Note: This is adapted for more general audiences from an article originally written for Auctioneer Magazine. Here’s the published version, which is more targeted to auctioneers.
By Carl Carter, APR
One of the quickest ways to get me in a foul mood is to hand me a copywriting assignment and tell me to “add the fluff.” It always means the same thing: Take the asset or service being sold and slather on a bunch of adjectives and adverbs. I hate that kind of writing, because it doesn’t say anything. It looks like it should be saying something. It has words and periods and takes up space. But there’s nothing there.
Great copy starts with verbs and nouns, because they contain practically all of the language’s power. All you need for a complete sentence is a noun and a verb. He flew. I ran. They knew.
I know you can’t write a whole brochure or web site in two-word sentences. But you can tell a much more powerful story if you start when them. What are you selling? An antique sideboard? Nice. But you’ll really get my attention if you tell me it’s a Greene & Greene reproduction made of red oak with ebony plugs and splines, as well as hand-cut dovetails.
That takes a little work. You have to ask more questions, but but it beats the heck out of breaking out the same old filler words like beautiful, classic, ornate and elegant. Plus, it actually means something.
Let’s say you’re selling a luxury home. Of course it’s beautiful. Gorgeous, even. People with the money to build luxury homes rarely build something ugly (and if they did, and you wouldn’t tell anybody). So “beautiful” says little or nothing.
It has a big, luxurious kitchen (yawn) with top-of-the-line furnishings? Don’t they all? Tell us about the seven-foot-long island built of walnut, with a two-inch thick rose granite countertop from a quarry in Brazil.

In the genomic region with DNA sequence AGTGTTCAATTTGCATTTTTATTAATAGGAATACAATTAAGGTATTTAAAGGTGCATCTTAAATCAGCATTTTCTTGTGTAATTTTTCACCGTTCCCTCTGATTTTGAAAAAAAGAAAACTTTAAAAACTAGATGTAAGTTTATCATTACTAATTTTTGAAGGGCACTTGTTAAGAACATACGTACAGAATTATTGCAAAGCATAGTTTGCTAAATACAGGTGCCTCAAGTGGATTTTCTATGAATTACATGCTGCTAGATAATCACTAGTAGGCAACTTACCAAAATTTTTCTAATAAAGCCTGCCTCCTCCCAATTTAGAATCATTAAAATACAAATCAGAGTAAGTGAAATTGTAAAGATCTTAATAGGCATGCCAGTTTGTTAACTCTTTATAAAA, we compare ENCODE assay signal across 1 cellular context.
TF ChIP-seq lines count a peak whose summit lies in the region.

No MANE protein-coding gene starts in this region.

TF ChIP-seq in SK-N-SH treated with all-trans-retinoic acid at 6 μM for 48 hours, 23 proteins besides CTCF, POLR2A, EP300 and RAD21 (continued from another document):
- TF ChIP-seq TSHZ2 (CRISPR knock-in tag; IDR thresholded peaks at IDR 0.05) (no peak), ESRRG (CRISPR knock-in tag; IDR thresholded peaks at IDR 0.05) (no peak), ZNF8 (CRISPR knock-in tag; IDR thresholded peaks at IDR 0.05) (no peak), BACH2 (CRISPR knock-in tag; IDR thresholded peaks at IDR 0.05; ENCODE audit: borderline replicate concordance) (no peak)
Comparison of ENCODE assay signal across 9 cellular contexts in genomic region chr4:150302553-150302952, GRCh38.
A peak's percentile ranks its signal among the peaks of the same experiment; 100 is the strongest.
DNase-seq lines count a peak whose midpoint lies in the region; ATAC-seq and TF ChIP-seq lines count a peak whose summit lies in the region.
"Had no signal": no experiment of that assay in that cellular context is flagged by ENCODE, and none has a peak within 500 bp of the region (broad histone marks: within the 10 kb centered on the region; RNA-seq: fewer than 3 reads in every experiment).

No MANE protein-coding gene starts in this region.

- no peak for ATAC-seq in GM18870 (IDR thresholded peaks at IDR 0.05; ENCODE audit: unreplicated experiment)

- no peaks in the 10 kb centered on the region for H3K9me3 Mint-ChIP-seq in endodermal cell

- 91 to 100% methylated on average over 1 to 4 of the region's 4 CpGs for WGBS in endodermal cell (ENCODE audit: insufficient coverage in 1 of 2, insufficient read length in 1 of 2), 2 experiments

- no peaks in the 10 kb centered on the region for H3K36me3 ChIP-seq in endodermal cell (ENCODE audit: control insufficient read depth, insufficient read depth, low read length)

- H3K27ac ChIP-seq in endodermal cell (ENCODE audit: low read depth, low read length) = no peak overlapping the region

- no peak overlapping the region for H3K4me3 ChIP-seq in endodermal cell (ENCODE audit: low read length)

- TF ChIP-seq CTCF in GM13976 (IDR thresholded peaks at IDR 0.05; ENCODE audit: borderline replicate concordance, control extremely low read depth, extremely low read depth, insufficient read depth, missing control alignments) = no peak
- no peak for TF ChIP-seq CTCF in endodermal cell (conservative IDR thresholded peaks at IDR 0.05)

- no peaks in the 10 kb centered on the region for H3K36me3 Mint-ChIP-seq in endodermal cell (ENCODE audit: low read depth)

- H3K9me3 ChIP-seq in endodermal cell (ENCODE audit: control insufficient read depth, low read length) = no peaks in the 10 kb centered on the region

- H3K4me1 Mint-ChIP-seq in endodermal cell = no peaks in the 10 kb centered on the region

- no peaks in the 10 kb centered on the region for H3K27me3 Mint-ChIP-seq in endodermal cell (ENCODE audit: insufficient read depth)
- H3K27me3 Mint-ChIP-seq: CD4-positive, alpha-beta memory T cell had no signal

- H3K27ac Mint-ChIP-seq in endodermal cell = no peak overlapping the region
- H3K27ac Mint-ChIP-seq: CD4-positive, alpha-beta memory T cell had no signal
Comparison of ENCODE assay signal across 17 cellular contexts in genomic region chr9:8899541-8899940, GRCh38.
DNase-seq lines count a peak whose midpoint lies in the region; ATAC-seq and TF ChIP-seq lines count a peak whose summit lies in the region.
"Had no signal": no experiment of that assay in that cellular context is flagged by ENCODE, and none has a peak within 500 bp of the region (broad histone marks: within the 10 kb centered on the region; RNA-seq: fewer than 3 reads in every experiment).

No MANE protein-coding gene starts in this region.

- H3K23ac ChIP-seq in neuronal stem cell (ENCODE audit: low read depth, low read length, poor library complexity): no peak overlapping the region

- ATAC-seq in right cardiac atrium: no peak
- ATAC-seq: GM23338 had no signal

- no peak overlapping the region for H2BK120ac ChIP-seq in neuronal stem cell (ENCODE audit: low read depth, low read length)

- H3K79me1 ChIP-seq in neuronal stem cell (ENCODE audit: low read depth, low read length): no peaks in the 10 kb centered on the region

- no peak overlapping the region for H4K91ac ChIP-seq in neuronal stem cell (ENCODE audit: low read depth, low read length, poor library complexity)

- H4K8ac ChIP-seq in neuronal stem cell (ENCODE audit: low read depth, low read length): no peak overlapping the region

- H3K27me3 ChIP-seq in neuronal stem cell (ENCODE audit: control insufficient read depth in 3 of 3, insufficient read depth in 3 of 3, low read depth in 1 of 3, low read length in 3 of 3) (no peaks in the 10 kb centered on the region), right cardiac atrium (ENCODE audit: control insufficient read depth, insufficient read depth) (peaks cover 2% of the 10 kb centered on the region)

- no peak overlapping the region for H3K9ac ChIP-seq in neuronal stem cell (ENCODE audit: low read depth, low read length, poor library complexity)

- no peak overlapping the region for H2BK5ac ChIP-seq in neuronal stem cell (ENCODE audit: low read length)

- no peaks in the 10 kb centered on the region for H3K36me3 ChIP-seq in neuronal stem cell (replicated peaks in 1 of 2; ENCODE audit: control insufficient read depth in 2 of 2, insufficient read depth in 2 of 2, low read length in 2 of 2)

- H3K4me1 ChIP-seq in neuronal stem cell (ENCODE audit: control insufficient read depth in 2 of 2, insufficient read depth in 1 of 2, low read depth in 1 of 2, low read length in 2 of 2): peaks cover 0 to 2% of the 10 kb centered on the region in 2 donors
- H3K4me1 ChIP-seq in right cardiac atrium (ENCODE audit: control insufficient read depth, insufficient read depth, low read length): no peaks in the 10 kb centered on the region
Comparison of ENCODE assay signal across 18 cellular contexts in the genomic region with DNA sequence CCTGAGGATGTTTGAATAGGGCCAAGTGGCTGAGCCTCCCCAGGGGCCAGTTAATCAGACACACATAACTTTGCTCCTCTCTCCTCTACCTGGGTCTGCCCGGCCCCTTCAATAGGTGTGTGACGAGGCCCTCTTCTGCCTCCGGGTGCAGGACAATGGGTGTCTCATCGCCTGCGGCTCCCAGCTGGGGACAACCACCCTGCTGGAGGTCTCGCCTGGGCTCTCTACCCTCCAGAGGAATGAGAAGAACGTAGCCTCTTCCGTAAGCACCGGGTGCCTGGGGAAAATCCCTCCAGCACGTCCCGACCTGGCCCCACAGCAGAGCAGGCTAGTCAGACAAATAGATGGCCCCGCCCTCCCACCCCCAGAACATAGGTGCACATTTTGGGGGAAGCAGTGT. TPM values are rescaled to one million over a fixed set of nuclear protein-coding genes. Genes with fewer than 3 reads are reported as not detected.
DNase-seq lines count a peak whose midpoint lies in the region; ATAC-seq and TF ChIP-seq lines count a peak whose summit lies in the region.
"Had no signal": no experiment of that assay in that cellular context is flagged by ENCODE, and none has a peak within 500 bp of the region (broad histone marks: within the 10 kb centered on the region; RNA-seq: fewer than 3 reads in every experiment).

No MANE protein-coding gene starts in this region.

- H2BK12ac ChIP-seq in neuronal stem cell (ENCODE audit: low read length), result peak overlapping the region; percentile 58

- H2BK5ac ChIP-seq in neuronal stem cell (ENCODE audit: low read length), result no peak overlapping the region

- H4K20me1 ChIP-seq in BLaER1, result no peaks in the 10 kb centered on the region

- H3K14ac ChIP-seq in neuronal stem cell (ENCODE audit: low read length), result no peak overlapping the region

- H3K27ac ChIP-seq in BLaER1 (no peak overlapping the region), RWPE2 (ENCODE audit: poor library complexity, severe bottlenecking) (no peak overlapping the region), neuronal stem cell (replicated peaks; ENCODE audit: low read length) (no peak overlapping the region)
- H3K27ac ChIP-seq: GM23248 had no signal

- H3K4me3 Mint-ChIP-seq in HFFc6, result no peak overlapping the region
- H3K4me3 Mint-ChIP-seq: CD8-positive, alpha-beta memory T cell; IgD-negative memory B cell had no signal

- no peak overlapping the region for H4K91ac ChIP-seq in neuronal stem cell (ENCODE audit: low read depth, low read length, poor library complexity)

Don’t tell me it’s an open floor plan. Tell me the stovetop faces outward so that I can see across the dining area and through the 14-foot floor-to-ceiling glass doors out onto the travertine patio and the 11,000-foot peak beyond.
If it’s a farm, let me know how many acres are tillable, with what kind of soils. If it’s a commercial tract, don’t just tell me it’s a great location. Get the traffic count and tell me how many blocks it is to the civic center.
Years ago, I had the challenge of writing about a home set up on a hillside in Colorado, and when I wrote the brochure copy, that was about all I knew. The seller assured me that “no expense was spared” in construction, and I was struggling not to doze off.
“What cost so much?” I asked.
“I wanted to build something that would last forever. You see those beams up on the ceiling? Every one of those is joined using mortise-and-tenon joinery. There’s not a nail or screw in the whole works.”
Now, you could argue that he was just being wasteful, but he was after the kind of buyer who’d like to know that sort of thing. It told the story of the home’s quality far better than a generic statement that about “exquisite detail and superior craftsmanship.”
As I recall, we sold the house, too.
If you can’t break the habit of recycling the same old fillers, try this: Every time you publish a brochure or ad, look through it and make a list of all the modifiers you used. Start a Word file with a list of them, and refer to it before you start writing your next one. Over time, you’ll build up a nice list of words you’re probably wearing out, and it’ll force you to put more thought into your next one.